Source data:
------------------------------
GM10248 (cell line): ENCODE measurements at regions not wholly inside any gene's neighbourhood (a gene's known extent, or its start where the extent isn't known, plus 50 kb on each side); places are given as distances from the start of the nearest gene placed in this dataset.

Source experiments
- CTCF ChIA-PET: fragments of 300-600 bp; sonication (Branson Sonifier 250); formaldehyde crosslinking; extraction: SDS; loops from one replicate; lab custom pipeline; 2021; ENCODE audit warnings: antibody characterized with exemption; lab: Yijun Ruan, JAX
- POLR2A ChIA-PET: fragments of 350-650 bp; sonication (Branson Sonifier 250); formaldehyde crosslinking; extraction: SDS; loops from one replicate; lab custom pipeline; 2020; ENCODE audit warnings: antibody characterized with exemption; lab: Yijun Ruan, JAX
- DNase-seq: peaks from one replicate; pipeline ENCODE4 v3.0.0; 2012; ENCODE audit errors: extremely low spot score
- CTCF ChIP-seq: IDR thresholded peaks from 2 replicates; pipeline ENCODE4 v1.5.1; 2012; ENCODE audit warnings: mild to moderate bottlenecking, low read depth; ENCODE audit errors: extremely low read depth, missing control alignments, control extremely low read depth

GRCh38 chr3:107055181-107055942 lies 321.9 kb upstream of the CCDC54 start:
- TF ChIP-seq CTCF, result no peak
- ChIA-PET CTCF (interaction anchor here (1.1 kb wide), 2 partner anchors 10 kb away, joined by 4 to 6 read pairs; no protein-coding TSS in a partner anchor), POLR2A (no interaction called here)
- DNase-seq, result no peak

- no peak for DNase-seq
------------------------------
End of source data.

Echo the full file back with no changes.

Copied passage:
GM10248 (cell line): ENCODE measurements at regions not wholly inside any gene's neighbourhood (a gene's known extent, or its start where the extent isn't known, plus 50 kb on each side); places are given as distances from the start of the nearest gene placed in this dataset.

Source experiments
- CTCF ChIA-PET: fragments of 300-600 bp; sonication (Branson Sonifier 250); formaldehyde crosslinking; extraction: SDS; loops from one replicate; lab custom pipeline; 2021; ENCODE audit warnings: antibody characterized with exemption; lab: Yijun Ruan, JAX
- POLR2A ChIA-PET: fragments of 350-650 bp; sonication (Branson Sonifier 250); formaldehyde crosslinking; extraction: SDS; loops from one replicate; lab custom pipeline; 2020; ENCODE audit warnings: antibody characterized with exemption; lab: Yijun Ruan, JAX
- DNase-seq: peaks from one replicate; pipeline ENCODE4 v3.0.0; 2012; ENCODE audit errors: extremely low spot score
- CTCF ChIP-seq: IDR thresholded peaks from 2 replicates; pipeline ENCODE4 v1.5.1; 2012; ENCODE audit warnings: mild to moderate bottlenecking, low read depth; ENCODE audit errors: extremely low read depth, missing control alignments, control extremely low read depth

GRCh38 chr3:107055181-107055942 lies 321.9 kb upstream of the CCDC54 start:
- TF ChIP-seq CTCF, result no peak
- ChIA-PET CTCF (interaction anchor here (1.1 kb wide), 2 partner anchors 10 kb away, joined by 4 to 6 read pairs; no protein-coding TSS in a partner anchor), POLR2A (no interaction called here)
- DNase-seq, result no peak

- no peak for DNase-seq